Author Topic: the Q-factor  (Read 6969 times)

Offline rabbit

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the Q-factor
« on: September 28, 2005, 06:24:27 PM »
A dimensionless - and somewhat obscure - property of a pendulum "system" is what is called the "Q- Factor".

"Q" is defined as the ratio of the restoring force to the resisting force.

The "restoring force" is the force that makes the pendulum "want to go to the bottom". It is essentially due to gravity, and is proportional to the distance of the center-of-gravity from the pivot (the length), the mass, and to the amplitude of the swing.  (A pendulum suspension spring also contributes to the restoring force, as well as some escape forces, but don't worry about those, yet...)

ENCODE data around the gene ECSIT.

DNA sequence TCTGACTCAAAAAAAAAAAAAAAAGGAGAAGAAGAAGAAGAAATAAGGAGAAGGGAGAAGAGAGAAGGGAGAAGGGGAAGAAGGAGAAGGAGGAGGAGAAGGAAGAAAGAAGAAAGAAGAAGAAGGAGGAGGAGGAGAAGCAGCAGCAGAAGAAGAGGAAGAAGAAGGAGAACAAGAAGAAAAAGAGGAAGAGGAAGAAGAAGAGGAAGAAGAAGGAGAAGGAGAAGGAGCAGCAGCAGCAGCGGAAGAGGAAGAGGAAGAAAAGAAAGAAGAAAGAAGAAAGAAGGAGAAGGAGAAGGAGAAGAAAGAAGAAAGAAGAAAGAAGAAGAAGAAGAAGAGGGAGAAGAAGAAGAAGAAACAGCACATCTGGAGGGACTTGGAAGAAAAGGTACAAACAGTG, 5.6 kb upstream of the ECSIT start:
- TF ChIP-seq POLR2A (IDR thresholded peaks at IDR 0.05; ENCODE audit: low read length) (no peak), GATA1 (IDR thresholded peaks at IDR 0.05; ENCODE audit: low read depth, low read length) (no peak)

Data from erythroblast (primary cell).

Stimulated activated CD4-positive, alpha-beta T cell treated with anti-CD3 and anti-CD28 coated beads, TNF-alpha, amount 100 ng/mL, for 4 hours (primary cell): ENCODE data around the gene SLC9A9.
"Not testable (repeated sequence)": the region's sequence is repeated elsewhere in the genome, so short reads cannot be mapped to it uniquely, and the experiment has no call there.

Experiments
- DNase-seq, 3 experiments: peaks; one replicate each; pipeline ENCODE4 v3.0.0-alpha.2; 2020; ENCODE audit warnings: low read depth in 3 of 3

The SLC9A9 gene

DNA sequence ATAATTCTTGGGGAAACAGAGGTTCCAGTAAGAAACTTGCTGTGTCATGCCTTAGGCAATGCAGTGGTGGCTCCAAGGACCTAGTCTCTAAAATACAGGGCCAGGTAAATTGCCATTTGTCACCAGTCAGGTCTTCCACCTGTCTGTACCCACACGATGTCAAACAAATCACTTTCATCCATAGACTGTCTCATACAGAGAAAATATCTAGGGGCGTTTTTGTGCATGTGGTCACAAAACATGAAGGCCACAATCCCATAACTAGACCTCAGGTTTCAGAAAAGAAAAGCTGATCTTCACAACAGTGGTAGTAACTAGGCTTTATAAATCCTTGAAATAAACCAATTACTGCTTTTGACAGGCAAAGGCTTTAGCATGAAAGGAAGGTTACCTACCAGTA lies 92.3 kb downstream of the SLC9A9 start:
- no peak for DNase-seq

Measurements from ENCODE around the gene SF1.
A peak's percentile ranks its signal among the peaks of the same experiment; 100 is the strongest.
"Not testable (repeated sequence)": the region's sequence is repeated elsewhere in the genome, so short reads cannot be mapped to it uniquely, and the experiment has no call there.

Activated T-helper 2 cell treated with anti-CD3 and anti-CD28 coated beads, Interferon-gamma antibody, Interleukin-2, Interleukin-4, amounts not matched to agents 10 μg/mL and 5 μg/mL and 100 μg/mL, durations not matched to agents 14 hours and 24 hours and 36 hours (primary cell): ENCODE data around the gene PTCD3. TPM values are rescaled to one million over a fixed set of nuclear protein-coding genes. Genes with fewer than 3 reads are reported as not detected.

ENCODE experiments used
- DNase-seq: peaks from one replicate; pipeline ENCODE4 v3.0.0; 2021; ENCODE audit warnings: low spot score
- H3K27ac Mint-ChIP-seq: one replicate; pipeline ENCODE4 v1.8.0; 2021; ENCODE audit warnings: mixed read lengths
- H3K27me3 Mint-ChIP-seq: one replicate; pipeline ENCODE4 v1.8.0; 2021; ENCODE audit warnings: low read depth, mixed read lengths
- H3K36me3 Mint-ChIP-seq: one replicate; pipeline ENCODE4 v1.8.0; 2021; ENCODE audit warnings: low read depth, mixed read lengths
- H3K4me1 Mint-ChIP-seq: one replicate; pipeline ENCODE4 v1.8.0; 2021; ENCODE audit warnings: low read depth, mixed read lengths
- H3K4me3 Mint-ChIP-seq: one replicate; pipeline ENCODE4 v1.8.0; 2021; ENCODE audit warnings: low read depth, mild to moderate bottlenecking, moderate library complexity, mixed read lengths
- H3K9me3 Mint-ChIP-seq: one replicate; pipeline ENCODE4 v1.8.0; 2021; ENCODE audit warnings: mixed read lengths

The "resisting force" is basically the frictional resistance of the pivot and the air drag on the pendulum.  (Inertia and escape impulse are also involved, but don't worry about those, yet, either...)

Put very simply, "the higher the Q, the better".

The incremental energy imparted to the pendulum system by the escape mechanism must add enough energy to "trip the escape" (done by the inertia of the pendulum), as well as overcome the difference in the resisting force and the restoring force.

This is why a heavy bob "works better" than a light one.  A longer pendulum is "easier to control" than a short one.  An aerodynamic bob is better than "that crazy thing" i just built.  A suspension spring works better than any knife-edge support i can build. Etc.

So... coming soon, what makes compound pendulums so tricky.
- rabbit